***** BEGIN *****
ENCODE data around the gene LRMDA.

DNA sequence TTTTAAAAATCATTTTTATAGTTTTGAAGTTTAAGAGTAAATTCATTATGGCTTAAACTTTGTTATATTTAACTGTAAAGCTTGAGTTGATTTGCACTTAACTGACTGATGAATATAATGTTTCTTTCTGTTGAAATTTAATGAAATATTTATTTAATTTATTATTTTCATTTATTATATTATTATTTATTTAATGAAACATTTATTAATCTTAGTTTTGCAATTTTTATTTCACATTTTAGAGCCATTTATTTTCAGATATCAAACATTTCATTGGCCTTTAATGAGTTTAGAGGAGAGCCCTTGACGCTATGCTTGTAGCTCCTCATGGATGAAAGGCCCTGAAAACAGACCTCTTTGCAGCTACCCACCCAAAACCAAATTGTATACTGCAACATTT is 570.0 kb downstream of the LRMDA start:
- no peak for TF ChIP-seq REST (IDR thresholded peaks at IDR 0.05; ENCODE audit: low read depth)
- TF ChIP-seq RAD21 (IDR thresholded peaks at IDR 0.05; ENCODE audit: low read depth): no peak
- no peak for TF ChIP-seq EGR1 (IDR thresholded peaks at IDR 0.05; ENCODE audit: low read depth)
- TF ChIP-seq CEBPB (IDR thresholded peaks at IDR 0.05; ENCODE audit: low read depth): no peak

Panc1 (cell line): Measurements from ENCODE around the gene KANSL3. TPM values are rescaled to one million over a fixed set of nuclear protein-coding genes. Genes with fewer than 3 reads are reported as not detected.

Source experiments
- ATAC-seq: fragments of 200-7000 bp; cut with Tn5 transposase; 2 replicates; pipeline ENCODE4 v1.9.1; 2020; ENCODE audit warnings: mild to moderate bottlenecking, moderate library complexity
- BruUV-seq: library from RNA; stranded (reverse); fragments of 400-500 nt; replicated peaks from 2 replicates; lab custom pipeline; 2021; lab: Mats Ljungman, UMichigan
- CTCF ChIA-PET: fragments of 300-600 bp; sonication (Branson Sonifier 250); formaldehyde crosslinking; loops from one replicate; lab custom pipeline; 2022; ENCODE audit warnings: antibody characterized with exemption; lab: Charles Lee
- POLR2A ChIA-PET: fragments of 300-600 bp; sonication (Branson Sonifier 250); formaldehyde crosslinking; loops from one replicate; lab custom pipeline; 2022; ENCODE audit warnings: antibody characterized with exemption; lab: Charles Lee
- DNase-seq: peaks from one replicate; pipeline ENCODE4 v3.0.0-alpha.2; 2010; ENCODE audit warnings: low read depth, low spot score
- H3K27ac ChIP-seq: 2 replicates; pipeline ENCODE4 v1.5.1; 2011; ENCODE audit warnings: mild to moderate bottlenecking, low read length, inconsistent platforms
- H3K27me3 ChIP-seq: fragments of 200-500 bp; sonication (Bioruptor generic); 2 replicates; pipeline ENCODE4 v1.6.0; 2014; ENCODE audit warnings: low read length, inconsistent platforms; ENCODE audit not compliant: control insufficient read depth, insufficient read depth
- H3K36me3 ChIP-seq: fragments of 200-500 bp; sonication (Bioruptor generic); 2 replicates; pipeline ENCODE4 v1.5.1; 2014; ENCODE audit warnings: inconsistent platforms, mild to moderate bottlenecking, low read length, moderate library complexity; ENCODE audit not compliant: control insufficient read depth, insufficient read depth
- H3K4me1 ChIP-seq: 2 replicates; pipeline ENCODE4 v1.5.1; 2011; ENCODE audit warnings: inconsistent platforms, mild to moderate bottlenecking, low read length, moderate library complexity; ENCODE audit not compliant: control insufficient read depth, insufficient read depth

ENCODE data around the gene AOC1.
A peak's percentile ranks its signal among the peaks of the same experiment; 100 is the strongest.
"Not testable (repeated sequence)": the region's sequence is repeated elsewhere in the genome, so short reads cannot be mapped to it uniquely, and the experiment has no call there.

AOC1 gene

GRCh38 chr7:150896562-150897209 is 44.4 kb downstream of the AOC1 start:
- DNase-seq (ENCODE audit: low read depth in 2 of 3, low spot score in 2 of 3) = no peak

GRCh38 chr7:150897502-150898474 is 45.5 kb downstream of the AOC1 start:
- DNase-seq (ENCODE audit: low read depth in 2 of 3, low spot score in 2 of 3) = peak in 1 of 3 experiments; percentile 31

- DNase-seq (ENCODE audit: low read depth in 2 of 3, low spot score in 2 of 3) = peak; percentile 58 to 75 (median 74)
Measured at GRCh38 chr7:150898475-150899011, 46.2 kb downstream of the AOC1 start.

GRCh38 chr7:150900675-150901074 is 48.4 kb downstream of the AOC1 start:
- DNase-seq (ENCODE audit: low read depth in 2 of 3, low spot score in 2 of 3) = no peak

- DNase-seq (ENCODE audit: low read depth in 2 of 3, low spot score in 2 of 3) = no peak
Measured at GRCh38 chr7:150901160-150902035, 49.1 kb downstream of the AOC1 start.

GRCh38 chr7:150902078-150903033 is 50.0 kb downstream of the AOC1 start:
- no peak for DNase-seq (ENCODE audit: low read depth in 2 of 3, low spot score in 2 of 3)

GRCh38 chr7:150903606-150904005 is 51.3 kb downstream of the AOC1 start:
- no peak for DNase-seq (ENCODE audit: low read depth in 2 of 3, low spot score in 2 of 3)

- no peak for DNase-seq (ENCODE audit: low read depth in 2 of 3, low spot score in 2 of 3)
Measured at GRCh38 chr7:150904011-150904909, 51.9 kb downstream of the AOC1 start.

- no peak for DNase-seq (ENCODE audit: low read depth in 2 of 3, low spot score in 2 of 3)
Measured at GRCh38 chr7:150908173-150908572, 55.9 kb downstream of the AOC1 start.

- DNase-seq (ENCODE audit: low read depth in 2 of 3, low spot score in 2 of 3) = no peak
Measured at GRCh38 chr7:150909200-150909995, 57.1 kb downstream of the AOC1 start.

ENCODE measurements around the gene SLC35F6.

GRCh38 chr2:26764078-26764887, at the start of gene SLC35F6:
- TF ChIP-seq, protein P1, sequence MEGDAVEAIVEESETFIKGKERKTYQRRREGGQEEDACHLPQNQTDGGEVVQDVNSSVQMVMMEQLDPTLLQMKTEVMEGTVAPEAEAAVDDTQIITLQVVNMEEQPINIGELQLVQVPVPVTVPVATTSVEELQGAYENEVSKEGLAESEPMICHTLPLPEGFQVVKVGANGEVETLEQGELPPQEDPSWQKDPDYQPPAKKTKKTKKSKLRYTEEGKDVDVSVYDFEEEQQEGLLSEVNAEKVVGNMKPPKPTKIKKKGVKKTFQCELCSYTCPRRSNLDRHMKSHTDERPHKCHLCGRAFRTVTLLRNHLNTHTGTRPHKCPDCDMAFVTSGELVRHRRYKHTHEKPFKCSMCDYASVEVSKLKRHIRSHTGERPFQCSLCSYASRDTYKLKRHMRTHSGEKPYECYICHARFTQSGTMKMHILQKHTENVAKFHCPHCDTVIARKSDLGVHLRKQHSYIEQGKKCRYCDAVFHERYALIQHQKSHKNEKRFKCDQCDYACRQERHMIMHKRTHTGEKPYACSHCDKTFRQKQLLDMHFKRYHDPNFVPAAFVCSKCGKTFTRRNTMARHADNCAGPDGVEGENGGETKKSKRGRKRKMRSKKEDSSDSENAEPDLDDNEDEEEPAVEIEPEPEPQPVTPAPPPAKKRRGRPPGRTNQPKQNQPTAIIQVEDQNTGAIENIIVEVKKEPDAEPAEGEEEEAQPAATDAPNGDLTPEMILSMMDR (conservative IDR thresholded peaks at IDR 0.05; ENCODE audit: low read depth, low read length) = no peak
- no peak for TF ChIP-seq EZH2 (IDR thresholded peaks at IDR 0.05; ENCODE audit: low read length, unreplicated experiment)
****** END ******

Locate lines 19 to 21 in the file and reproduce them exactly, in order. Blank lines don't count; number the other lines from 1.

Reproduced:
A peak's percentile ranks its signal among the peaks of the same experiment; 100 is the strongest.
"Not testable (repeated sequence)": the region's sequence is repeated elsewhere in the genome, so short reads cannot be mapped to it uniquely, and the experiment has no call there.

AOC1 gene